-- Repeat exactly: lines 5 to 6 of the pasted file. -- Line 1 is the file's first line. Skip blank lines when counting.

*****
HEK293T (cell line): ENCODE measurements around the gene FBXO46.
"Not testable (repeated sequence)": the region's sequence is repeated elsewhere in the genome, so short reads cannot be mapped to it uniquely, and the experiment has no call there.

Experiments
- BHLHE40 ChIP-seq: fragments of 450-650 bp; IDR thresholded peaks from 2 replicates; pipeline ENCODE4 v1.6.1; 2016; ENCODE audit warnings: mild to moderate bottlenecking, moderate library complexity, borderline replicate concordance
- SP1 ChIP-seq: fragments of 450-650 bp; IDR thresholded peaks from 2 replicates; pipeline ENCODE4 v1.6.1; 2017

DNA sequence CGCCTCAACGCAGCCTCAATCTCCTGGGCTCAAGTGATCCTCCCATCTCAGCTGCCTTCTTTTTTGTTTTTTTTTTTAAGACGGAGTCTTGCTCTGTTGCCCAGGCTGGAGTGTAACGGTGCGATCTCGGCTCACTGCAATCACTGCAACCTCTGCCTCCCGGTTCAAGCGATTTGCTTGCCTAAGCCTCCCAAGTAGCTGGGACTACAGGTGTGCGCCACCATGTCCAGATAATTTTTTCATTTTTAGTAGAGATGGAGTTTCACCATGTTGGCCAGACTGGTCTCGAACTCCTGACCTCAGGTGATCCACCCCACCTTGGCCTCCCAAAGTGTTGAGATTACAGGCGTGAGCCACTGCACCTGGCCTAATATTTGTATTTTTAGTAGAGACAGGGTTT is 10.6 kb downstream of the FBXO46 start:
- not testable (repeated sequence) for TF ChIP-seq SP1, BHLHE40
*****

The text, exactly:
- SP1 ChIP-seq: fragments of 450-650 bp; IDR thresholded peaks from 2 replicates; pipeline ENCODE4 v1.6.1; 2017

DNA sequence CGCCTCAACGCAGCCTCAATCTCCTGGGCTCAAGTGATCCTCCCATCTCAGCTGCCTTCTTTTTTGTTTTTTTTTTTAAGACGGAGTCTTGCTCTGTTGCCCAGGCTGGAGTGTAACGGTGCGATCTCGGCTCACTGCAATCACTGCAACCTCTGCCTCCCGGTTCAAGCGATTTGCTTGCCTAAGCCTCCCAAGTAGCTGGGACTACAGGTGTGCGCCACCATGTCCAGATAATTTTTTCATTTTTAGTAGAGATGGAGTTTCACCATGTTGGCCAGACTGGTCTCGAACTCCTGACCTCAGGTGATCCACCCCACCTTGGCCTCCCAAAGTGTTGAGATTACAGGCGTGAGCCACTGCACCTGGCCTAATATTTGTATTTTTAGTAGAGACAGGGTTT is 10.6 kb downstream of the FBXO46 start: